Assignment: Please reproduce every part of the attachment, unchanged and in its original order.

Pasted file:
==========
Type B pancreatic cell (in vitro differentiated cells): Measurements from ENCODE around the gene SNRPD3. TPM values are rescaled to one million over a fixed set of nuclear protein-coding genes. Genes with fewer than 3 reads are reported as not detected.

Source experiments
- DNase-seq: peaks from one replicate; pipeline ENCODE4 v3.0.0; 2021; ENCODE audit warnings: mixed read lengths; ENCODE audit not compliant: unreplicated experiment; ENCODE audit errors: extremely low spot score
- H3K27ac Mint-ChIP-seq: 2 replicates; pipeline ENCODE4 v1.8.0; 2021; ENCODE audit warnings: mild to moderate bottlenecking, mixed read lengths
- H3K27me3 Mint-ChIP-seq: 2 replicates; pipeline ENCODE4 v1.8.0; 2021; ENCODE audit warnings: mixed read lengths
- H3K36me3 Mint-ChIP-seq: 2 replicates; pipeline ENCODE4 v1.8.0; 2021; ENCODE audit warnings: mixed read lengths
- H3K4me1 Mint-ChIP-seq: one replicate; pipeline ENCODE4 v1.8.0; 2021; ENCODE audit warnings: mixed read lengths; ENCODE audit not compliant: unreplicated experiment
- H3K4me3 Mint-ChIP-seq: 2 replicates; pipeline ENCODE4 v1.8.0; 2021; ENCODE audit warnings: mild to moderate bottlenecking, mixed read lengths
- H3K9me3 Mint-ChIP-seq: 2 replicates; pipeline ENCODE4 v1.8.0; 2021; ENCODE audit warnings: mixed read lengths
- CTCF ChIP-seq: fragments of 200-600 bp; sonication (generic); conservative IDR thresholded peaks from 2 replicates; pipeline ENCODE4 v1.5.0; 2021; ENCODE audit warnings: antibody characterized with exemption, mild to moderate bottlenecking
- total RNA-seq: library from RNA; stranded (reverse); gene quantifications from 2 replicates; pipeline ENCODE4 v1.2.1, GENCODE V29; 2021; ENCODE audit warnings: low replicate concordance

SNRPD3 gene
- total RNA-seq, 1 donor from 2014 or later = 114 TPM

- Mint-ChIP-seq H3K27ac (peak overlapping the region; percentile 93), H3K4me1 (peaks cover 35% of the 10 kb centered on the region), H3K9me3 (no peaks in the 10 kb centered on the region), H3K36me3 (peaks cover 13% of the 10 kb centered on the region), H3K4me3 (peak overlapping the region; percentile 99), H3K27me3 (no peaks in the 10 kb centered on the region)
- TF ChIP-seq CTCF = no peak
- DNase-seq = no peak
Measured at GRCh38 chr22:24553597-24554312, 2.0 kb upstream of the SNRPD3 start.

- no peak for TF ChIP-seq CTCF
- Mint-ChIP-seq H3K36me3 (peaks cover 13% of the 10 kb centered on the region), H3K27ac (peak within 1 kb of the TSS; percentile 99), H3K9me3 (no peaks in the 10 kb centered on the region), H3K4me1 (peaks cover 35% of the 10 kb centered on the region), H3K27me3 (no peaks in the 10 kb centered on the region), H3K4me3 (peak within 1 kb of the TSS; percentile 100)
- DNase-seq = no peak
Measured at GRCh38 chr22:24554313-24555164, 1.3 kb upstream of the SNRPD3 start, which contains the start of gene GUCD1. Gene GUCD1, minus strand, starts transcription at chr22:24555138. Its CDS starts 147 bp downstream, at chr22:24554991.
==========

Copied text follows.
Type B pancreatic cell (in vitro differentiated cells): Measurements from ENCODE around the gene SNRPD3. TPM values are rescaled to one million over a fixed set of nuclear protein-coding genes. Genes with fewer than 3 reads are reported as not detected.

Source experiments
- DNase-seq: peaks from one replicate; pipeline ENCODE4 v3.0.0; 2021; ENCODE audit warnings: mixed read lengths; ENCODE audit not compliant: unreplicated experiment; ENCODE audit errors: extremely low spot score
- H3K27ac Mint-ChIP-seq: 2 replicates; pipeline ENCODE4 v1.8.0; 2021; ENCODE audit warnings: mild to moderate bottlenecking, mixed read lengths
- H3K27me3 Mint-ChIP-seq: 2 replicates; pipeline ENCODE4 v1.8.0; 2021; ENCODE audit warnings: mixed read lengths
- H3K36me3 Mint-ChIP-seq: 2 replicates; pipeline ENCODE4 v1.8.0; 2021; ENCODE audit warnings: mixed read lengths
- H3K4me1 Mint-ChIP-seq: one replicate; pipeline ENCODE4 v1.8.0; 2021; ENCODE audit warnings: mixed read lengths; ENCODE audit not compliant: unreplicated experiment
- H3K4me3 Mint-ChIP-seq: 2 replicates; pipeline ENCODE4 v1.8.0; 2021; ENCODE audit warnings: mild to moderate bottlenecking, mixed read lengths
- H3K9me3 Mint-ChIP-seq: 2 replicates; pipeline ENCODE4 v1.8.0; 2021; ENCODE audit warnings: mixed read lengths
- CTCF ChIP-seq: fragments of 200-600 bp; sonication (generic); conservative IDR thresholded peaks from 2 replicates; pipeline ENCODE4 v1.5.0; 2021; ENCODE audit warnings: antibody characterized with exemption, mild to moderate bottlenecking
- total RNA-seq: library from RNA; stranded (reverse); gene quantifications from 2 replicates; pipeline ENCODE4 v1.2.1, GENCODE V29; 2021; ENCODE audit warnings: low replicate concordance

SNRPD3 gene
- total RNA-seq, 1 donor from 2014 or later = 114 TPM

- Mint-ChIP-seq H3K27ac (peak overlapping the region; percentile 93), H3K4me1 (peaks cover 35% of the 10 kb centered on the region), H3K9me3 (no peaks in the 10 kb centered on the region), H3K36me3 (peaks cover 13% of the 10 kb centered on the region), H3K4me3 (peak overlapping the region; percentile 99), H3K27me3 (no peaks in the 10 kb centered on the region)
- TF ChIP-seq CTCF = no peak
- DNase-seq = no peak
Measured at GRCh38 chr22:24553597-24554312, 2.0 kb upstream of the SNRPD3 start.

- no peak for TF ChIP-seq CTCF
- Mint-ChIP-seq H3K36me3 (peaks cover 13% of the 10 kb centered on the region), H3K27ac (peak within 1 kb of the TSS; percentile 99), H3K9me3 (no peaks in the 10 kb centered on the region), H3K4me1 (peaks cover 35% of the 10 kb centered on the region), H3K27me3 (no peaks in the 10 kb centered on the region), H3K4me3 (peak within 1 kb of the TSS; percentile 100)
- DNase-seq = no peak
Measured at GRCh38 chr22:24554313-24555164, 1.3 kb upstream of the SNRPD3 start, which contains the start of gene GUCD1. Gene GUCD1, minus strand, starts transcription at chr22:24555138. Its CDS starts 147 bp downstream, at chr22:24554991.